WVU’s Student Government Association plans to get students more involved throughout campus improve safety on campus, and provide more education on sexual assault prevention and mental health, according to the Dye-Matheny Administration Mid-Term Report.

Kate Dye is SGA’s president, and Madi Matheney is SGA’s vice president.

The seven-page report provides a comprehensive list of every action performed by SGA during the first half of the 2019 fall semester and their plans for further actions as the semester goes along.

To improve outreach and better represent the student body, the current administration set a goal of hosting monthly town halls to focus on prominent student issues and to facilitate events to engage with students, according to the mid-term report.

“In the past, SGA really never had the mobility or took steps to get feedback from students,” Dye said. “We are taking steps to get more information from the student body.”

SGA has helped complete two safety gear distributions, where WVU branded iron-on reflective patches and zipper-pulls were made available to students.

To enhance student safety, the organization contributed to improving pedestrian crosswalks by adding rumble strips, flashing light beacons and additional signage on Falling Run Road, “Pizza Al’s” and Campus Drive.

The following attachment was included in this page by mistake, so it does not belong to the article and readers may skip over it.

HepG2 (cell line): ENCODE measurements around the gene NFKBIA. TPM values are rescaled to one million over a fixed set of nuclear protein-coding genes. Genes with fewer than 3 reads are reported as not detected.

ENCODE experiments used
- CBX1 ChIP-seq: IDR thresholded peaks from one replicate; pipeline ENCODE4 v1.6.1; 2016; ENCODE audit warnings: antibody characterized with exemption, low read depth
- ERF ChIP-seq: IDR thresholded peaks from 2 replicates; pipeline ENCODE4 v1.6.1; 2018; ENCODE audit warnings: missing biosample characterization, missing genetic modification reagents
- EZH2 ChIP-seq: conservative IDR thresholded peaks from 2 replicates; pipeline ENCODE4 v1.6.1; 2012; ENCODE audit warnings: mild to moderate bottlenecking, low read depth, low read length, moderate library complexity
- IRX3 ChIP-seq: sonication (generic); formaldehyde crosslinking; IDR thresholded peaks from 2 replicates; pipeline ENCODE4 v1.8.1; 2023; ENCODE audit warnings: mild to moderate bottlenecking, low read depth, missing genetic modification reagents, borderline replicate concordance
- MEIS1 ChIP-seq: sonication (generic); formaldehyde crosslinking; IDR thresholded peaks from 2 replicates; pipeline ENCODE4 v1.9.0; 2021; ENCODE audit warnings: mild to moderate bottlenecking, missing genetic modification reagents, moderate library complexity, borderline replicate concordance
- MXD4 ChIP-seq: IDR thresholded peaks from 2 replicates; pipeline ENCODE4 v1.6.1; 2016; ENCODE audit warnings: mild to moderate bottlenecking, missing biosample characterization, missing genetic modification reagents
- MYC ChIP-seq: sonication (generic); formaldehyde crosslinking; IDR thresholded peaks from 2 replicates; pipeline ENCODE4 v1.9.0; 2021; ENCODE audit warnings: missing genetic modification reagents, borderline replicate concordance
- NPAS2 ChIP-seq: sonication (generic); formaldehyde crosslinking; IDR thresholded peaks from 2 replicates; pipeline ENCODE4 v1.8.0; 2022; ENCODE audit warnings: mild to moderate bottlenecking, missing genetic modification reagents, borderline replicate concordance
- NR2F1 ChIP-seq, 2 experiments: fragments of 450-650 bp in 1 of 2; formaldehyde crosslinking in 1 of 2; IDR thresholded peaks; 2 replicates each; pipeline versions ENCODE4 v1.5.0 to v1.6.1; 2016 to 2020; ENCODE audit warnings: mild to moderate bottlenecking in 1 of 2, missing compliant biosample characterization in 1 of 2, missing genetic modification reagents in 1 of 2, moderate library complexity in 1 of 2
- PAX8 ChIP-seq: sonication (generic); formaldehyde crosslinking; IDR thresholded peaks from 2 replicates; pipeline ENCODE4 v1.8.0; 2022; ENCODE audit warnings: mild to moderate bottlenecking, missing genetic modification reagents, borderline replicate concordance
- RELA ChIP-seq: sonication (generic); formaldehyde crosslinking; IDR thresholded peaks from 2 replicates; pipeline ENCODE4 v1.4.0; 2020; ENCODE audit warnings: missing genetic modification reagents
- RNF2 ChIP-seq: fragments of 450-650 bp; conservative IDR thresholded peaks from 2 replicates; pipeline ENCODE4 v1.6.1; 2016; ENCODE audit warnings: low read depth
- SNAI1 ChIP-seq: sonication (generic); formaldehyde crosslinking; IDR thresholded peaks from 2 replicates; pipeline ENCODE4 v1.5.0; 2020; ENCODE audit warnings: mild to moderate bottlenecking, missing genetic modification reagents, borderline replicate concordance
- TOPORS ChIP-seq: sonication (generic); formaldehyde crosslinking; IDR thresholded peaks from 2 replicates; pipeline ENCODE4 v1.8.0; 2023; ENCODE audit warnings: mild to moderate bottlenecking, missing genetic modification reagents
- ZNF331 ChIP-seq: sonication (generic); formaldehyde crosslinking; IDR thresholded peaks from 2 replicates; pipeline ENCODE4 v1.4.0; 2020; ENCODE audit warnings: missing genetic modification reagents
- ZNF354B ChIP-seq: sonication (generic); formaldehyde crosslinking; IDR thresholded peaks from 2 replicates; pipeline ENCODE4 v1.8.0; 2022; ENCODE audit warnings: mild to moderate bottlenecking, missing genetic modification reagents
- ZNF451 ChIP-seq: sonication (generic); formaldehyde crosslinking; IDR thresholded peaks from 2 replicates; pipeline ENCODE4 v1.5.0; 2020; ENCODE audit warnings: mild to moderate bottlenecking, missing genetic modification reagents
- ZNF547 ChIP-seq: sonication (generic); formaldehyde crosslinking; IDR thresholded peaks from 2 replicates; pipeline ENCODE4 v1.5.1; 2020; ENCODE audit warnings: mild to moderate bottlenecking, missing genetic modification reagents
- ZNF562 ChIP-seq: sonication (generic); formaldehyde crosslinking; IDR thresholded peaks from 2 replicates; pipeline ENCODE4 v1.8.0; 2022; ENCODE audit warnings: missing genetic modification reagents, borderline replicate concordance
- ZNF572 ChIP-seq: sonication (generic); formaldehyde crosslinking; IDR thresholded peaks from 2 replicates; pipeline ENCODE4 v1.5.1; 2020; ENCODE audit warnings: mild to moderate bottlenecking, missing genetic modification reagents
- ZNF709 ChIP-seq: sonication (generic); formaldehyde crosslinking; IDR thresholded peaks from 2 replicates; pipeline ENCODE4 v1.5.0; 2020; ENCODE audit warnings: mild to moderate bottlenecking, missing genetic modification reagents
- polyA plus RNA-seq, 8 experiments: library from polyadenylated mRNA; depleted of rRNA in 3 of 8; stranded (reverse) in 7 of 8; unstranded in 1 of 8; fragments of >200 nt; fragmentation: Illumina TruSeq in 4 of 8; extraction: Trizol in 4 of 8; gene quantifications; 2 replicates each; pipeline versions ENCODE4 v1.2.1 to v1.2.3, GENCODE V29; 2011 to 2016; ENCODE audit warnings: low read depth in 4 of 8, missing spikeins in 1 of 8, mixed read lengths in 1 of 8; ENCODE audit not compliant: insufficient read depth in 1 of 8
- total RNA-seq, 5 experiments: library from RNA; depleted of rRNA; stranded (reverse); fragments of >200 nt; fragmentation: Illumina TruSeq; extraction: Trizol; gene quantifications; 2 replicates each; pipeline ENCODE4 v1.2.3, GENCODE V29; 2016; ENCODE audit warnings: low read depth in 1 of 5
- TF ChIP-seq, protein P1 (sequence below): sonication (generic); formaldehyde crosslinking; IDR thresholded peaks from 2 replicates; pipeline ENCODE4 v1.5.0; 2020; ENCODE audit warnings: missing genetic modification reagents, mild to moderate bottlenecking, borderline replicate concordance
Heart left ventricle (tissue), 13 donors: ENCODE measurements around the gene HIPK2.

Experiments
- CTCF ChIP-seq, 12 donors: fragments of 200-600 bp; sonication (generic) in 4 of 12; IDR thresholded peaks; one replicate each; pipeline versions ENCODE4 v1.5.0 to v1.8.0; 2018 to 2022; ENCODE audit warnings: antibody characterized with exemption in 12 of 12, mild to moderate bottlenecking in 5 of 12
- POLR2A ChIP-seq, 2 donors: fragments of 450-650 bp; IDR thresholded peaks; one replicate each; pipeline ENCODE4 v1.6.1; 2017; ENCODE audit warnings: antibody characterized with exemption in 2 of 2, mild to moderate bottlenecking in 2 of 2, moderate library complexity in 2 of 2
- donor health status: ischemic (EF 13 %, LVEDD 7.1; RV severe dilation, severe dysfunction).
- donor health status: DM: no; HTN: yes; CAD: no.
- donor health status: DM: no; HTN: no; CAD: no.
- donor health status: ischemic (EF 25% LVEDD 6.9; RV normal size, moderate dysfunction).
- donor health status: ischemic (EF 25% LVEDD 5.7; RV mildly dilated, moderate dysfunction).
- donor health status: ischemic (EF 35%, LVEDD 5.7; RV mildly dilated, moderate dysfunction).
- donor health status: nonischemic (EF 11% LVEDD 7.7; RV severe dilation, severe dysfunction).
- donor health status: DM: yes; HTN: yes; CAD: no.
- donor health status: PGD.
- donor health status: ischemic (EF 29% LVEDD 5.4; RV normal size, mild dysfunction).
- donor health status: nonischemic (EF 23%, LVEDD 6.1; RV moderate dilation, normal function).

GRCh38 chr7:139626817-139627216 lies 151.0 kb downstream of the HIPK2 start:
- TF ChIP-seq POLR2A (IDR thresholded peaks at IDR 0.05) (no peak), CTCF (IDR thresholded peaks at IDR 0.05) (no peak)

To raise awareness, educate others and promote the prevention of hazing, SGA facilitated a Hazing Round Table Discussion during National Hazing Prevention Week.

So far, SGA has passed four pieces of legislation, which include two Assembly Resolutions and two Assembly Bills.

Assembly Resolution 2019-02 provides accommodations for Muslim students as they fast during the Holy Month of Ramadan, while Assembly Resolution 2019-02 supports the request of information regarding WVU’s carbon footprint.

Assembly Bill 2019-02 established an “SGA Day of Service,” and Assembly Bill 2019-03 was enacted to allow SGA to participate in collecting donations for West Virginia Forward’s Camp “Tomorrow is Mine.”

The Student Assembly is currently working on six new pieces of legislation, according to Dye.

“We’ve tried to put a larger emphasis on legislation this year,” she said. “I don’t think that, in the past couple of years, SGA has utilized that power enough.”

As the semester progresses, the Dye-Matheny Administration plans to maintain a keen focus on safety, mental health and sexual assault prevention.

Dye said she’d like to see curriculum on sexual assault prevention become a mandatory course for every student. Additionally, she said that SGA is working on providing students with more education on the resources that are available for them to combat things such as mental health issues.

“We’ve been working with the Carruth Center, and we’re helping them identify what they lack in,” she said. “We have a piece of legislation in the works for increased signage for the Carruth Center, because students aren’t aware of the types of services they offer.”

Dye said SGA is taking action to accomplish each goal, and that she believes positive change will come within the next year.

“All of these things, of course, are a really slow process,” Dye said. “We may not see the fruits for a couple of years, but I think we are on the right pathway.”

SGA will conduct a “Safety Walk” across the Downtown and Evansdale campuses on November 11 at 7 p.m., where they’ll evaluate the safeness of student routes